We recently discussed how teachers can narrow the digital divide in their classrooms, and provided solutions for teachers with students that do not have equal access to technology.
One of the final solutions mentioned is to “advocate for better tools.” And while it is important for teachers to advocate on their students’ behalf for better resources and technology in the classroom, it is just as important to know what to ask for and when.
Technology needs to be used effectively to improve student achievement. EdSurge recently published an article pointing out how essential it is for edtech to not only be used for basic skills (drill-and-practice activities) to these underserved technology students, but also used in much more meaningful ways, as it is for more privileged students, to not only enhance student achievement, but engagement, motivation, and self-esteem.
Here are the five actionable tips for implementing new digital education tools in powerful, academic-changing ways:
- Stop Using Technology for Remediation
Instead of the drill-and-practice activities, find digital tools that promote analyzing and synthesizing information, like most problem solving tools. This will not only help your students succeed in academic testing, but it will help teachers satisfy each skill in the 21st Century Education Model.
- Let Students Create Original Digital Content
Allowing students to create their own content gives them the freedom to communicate their own ideas in a creative way to build their personal portfolio. Producing multimedia stories, leveraging social media for learning, and publishing blogs are a few elements that can make-up an incredible school project.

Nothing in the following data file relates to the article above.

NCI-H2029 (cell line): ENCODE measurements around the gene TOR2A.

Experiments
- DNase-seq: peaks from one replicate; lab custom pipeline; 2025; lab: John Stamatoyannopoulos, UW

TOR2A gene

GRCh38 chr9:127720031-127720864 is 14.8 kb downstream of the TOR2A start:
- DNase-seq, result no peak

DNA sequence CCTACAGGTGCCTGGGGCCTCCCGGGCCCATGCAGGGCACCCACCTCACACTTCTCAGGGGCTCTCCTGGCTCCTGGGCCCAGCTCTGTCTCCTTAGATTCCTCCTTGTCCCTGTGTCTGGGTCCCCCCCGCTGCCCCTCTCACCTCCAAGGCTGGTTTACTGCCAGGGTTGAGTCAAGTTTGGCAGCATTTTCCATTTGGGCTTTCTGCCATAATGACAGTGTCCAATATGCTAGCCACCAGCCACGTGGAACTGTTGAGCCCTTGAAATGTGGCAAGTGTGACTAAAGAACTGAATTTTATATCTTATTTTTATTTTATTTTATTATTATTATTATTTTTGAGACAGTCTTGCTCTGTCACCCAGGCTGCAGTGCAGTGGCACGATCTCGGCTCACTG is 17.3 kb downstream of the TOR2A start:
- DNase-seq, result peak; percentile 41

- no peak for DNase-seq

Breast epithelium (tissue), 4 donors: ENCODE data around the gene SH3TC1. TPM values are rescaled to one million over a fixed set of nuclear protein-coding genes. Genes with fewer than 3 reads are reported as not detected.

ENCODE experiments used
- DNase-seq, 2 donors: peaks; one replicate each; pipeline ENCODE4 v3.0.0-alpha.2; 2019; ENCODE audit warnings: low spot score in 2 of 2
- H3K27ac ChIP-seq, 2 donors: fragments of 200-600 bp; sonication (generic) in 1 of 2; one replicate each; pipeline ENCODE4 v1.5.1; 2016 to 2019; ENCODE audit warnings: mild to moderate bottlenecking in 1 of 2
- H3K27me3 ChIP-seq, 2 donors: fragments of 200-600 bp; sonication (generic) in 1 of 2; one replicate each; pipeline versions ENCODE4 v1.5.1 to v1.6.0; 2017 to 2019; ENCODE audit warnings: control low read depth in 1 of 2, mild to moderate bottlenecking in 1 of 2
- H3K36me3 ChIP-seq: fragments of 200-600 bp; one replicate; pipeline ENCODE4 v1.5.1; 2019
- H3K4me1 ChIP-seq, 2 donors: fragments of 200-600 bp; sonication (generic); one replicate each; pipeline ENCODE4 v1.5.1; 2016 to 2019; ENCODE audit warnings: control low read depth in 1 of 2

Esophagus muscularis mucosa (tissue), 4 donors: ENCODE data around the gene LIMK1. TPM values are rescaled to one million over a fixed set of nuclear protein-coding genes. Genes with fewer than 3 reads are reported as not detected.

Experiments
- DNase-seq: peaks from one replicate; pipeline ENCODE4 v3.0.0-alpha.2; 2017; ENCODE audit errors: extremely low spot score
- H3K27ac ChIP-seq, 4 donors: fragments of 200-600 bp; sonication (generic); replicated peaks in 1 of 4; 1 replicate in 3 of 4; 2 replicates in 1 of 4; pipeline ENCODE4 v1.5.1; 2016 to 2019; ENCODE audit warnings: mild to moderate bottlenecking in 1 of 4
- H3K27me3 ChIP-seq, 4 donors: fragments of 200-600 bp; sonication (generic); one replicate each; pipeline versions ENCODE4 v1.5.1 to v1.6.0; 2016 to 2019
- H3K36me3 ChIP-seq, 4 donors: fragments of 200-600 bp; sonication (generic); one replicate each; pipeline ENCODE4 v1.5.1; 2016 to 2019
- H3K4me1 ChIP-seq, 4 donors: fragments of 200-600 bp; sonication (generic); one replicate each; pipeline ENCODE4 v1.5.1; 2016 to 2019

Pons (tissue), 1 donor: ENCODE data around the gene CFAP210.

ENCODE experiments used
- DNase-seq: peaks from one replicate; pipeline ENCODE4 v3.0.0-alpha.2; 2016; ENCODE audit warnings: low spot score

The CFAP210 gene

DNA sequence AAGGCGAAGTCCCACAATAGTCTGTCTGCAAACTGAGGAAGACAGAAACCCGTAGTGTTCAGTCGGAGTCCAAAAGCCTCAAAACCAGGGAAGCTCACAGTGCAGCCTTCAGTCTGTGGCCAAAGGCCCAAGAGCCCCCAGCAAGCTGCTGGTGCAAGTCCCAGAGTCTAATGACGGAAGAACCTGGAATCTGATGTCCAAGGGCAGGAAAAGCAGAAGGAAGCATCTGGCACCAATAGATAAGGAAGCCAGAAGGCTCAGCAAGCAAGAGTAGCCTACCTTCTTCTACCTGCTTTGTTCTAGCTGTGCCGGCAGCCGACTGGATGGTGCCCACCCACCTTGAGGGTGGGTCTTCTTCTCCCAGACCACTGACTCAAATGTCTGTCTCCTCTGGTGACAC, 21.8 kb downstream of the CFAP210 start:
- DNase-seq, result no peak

- Pick Digital Tools that Promote Interactivity and Discovery
The only way to know for sure that an app or program will meet your student’s academic goals is by engaging with the app yourself. Explore education apps that may work well with your lesson plans, and test them the way you would ask your students to use them. Will they keep students engage? Does it clearly explain the concept you are trying to teach? Answering these questions will help you in choosing the right tools for your classroom.
- Honor Students as Experts and Let Them Share Their Expertise
To promote independence and ownership, show your students they can authoritatively speak about a topic to a devoted community. The internet encourages local and global communities to discuss a variety of topics—let your students jump in! Just be sure to do a lesson on digital citizenship before this project so that students will approach these communities responsibly.
- Find the Right Blend of Teacher and Technology
The use of technology in education is only as effective as the teacher integrating it into the classroom. Professional development can ease the transition of technology in the classroom, and get both teacher and student excited about all the opportunities it presents to the learning environment.
Need more guidance on how to implement digital tools in your school or district?